When analyzing other aspects of my life such as spending, I have tools to show me what I've done in the past, and those tools can help me improve (e.g. spending reports). This is admittedly reactionary, but I find it useful nonetheless. Track enough other "stuff about stuff", and I think the data could become interesting over time, providing similar "hindsight" that in turn can be used to improve oneself.
Of course, this means it will be necessary to have button things all over the place...
I think IFTTT is working on a Pebble app as well, but it hasn't launched.
Now if only it was a bit faster :( I use it to turn on the lights of a belkin wemo and it takes ~9 seconds for the light to respond, and frankly often doesn't work (in which case you get a helpful email stating it didn't work). But it's certainly much, much faster than using the Wemo app.
You can still implement this yourself using http://apps.getpebble.com/en_US/application/55123f98e28a6598... and the IFTTT Maker Channel ;)
Making it context aware is possible too (e.g. in the bathroom or at work) with some thinking of Wifi routers or if you wanted NFC tags, iBeacons.
It's also fairly cheap at $19 (though not as cheap as these Amazon buttons, of course).
Edit: Misfit Flash is an activity / fitness tracker: http://misfit.com/products/flash
I thought it was quite a good idea!
No, seriously, the bathroom is the last place I want the quantified self.
I would 100% buy a digital medi-toilet that analyzes my wastes and warns me if something is off.
Especially coupled with another reply, about my insurance company buying me one. They buy me one tomorrow, and raise my premiums the next year because I drink more than their actuarial table allows.
Here's a summary of the reports I've gotten since publishing it the other week:
1) It works. Most likely problem you'll have is installing the Python libraries I used.
2) Check the comments for a version someone posted that works on RasberryPI with no extra libraries.
3) I'd love to hear what you build. Coolest use case so far is a few folks using it as a remote light switch for connected light bulbs.
Overall I think this is great. I can see this being useful for a variety of different tracking; not only for infants. I'd probably go a step further and using my router I'd block the Wifi Button from having access to the web. I can just imagine the feeling of having many unexpected packages showing up at my door.
But I wonder if it might be done when leaving out the WiFi and most of the processing power from the button, and having essentially what is a RF remote control (like used for remote controlled outlet switches) with a receiving station. The receiver would be the "expensive" part, the gateway to Wifi/Internet and contain all the logic that links a button press to something usefull like a HTTP request.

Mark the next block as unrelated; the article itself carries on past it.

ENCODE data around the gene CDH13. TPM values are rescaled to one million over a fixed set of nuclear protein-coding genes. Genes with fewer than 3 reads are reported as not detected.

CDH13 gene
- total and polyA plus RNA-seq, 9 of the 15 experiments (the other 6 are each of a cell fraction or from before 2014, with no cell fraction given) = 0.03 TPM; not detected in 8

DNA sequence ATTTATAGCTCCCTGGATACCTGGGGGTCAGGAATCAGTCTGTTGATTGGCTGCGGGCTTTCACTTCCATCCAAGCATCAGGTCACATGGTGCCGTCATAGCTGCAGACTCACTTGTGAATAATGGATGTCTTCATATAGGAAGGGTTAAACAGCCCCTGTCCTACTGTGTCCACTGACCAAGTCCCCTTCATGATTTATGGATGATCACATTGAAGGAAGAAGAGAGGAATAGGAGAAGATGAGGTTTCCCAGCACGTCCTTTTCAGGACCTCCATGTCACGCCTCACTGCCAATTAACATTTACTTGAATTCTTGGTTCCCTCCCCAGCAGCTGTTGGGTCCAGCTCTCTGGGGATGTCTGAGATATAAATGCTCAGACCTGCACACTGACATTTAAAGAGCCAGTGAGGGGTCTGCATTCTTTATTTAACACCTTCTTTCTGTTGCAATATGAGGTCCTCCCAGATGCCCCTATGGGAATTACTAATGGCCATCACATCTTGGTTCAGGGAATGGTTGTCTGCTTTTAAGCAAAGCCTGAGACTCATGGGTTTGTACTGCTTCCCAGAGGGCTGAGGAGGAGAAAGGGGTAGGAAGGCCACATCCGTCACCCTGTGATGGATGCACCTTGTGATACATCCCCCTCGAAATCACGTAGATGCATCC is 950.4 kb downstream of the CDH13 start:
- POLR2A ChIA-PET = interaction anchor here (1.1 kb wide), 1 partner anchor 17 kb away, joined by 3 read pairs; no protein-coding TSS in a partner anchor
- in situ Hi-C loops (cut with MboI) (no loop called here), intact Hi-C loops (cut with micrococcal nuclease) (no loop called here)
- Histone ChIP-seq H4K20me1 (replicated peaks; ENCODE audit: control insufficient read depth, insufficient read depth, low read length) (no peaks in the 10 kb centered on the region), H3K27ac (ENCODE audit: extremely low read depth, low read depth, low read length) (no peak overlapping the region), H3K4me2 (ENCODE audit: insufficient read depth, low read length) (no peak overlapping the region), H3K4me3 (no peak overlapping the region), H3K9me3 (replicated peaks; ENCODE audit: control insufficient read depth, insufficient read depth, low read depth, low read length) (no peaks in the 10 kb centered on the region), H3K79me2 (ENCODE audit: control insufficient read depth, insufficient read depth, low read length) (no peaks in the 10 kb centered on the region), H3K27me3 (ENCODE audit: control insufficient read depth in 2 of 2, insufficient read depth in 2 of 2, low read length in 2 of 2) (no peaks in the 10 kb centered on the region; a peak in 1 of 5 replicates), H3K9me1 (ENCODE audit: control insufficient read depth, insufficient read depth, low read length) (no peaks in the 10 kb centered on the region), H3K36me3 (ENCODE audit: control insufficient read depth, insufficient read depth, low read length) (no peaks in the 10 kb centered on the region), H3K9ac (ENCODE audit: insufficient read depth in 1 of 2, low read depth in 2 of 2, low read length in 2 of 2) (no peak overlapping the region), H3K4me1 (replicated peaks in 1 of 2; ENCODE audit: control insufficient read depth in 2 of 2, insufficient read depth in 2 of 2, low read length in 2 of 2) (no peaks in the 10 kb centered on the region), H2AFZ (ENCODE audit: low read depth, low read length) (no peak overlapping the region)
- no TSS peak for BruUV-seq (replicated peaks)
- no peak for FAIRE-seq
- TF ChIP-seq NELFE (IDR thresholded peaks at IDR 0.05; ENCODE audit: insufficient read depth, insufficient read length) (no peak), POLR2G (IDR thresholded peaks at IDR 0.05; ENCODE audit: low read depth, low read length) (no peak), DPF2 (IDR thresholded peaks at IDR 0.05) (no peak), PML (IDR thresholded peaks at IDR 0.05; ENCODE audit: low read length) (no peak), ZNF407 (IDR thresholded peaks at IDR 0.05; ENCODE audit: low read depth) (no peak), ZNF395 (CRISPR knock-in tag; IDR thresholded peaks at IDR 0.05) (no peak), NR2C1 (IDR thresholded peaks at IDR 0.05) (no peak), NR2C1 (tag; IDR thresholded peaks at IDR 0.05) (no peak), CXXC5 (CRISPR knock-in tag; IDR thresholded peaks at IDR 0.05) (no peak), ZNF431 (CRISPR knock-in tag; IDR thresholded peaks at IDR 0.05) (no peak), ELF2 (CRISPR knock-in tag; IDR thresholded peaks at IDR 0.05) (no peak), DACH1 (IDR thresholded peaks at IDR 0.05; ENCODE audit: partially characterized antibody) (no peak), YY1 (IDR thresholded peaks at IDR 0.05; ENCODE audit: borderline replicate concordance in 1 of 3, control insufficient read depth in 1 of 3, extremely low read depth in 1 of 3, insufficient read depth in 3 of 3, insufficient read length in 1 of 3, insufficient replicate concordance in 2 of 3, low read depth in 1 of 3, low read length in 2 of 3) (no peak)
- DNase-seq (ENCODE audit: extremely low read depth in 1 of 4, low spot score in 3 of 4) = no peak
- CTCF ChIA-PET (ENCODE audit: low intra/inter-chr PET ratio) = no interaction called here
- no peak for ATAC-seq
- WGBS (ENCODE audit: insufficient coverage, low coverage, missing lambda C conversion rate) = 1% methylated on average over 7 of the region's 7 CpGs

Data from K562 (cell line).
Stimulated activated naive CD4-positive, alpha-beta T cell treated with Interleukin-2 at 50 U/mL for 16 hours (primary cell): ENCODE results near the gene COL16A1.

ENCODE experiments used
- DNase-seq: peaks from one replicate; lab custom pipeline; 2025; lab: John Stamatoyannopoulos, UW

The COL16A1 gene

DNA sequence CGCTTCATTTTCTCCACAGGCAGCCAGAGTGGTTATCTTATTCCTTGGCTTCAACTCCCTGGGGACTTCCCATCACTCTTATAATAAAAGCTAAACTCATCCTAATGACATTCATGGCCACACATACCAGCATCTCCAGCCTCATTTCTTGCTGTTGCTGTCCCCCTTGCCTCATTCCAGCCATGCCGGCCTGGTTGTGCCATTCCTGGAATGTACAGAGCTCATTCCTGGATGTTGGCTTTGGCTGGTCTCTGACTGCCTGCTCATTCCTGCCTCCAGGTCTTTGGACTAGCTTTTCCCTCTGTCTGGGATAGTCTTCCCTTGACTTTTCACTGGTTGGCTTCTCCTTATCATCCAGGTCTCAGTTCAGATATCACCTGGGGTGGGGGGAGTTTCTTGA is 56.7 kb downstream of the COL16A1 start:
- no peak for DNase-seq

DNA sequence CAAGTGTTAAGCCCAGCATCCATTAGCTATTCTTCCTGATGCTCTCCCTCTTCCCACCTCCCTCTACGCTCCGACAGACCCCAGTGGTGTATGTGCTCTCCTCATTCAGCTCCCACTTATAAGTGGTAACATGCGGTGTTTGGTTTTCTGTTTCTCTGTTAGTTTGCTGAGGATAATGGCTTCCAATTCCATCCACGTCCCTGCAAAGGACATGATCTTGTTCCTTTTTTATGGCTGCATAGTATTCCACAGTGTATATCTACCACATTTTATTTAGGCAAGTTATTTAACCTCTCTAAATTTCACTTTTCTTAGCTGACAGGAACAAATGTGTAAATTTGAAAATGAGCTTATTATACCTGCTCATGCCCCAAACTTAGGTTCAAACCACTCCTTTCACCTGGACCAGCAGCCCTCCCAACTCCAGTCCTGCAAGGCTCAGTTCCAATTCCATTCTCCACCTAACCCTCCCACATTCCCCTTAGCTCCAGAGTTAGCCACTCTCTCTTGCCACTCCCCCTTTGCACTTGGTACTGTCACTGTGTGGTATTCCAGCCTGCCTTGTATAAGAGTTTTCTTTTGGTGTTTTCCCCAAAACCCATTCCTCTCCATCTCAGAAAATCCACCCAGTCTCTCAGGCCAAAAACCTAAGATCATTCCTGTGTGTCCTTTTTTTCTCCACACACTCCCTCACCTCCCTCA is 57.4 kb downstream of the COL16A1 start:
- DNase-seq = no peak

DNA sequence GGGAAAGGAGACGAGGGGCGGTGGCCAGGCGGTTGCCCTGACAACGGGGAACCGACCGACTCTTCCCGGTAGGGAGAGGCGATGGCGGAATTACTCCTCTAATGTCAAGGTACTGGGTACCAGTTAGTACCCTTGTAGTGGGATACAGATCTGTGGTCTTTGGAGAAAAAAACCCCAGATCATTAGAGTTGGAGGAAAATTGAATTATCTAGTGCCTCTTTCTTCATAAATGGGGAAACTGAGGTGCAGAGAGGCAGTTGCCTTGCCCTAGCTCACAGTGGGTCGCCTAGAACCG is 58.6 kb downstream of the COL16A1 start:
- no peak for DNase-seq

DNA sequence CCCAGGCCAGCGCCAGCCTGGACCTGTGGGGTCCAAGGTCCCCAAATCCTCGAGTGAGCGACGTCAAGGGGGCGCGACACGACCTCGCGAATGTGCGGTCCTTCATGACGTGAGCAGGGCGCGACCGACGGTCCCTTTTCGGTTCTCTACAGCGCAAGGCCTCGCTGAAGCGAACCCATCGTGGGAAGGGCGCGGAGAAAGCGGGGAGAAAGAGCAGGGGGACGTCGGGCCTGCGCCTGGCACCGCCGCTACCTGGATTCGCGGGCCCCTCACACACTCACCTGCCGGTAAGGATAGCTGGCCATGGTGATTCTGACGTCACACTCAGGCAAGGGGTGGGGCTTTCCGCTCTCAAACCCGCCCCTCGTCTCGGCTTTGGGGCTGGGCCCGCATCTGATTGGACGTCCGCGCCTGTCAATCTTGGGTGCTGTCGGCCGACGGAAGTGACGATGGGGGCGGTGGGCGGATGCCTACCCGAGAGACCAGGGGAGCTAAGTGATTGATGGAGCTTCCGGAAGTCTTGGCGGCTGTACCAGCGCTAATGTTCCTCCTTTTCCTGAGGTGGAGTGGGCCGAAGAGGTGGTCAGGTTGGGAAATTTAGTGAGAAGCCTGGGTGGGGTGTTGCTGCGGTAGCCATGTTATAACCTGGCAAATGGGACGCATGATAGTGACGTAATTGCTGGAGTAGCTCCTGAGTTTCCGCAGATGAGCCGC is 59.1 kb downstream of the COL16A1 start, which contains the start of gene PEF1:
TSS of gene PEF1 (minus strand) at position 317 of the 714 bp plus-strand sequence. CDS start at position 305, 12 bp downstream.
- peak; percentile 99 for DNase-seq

A kit of
5x Etekcity Outlet Receivers
2x Remote Control Transmitters
2x 12V Batteries
can be had for 30 bucks including shipping, so based on that I could see it done.
Edit: obviously the behavior of such a button would have to be much better than a typical cheap remote control regarding reliably registering and then transmitting each and every button press, so the comparison is of course very limited
I bet the $5 price point is something they arrived at mostly by asking what customers are _willing_ to pay.
That whole concept is so new they would not hinder it's success by making the button $10 or anything near the true cost. Amazon is all about investing in growth, and this is very likely an investment. Maybe not even that much in additional sales, but in mindshare for a totally new and unique shopping experience.
All of that does not work for an open "does anything you want"-button, so anybody designing and selling such a thing would have to think very very different about the hardware cost.
My suspicion is perhaps someone said "Make them free! We'll make _heaps_ more out of the sales than they cost!", and someone else (probably a greybeard with enough experience to remember) said "Hey, remember CueCat? Maybe we need to 'sell' them for at least enough that when someone works out a good use for them that _doesn't_ result in retail sales, we won't be too unhappy with people flocking to grab them from us..."
The Android version works about as I would have guessed, by using the Dash Button as an access point, and the app helps you connect to it. But the Apple version communicates with the phone by ultrasonic tones!
Do the Amazon Dash buttons come with a license agreement? Has anyone read it to see if it prohibits these kinds of hacks?
The microcontroller on Amazon's button also has a real 1500-page documentation in English, instead of 10-page badly translated Chinese datasheet.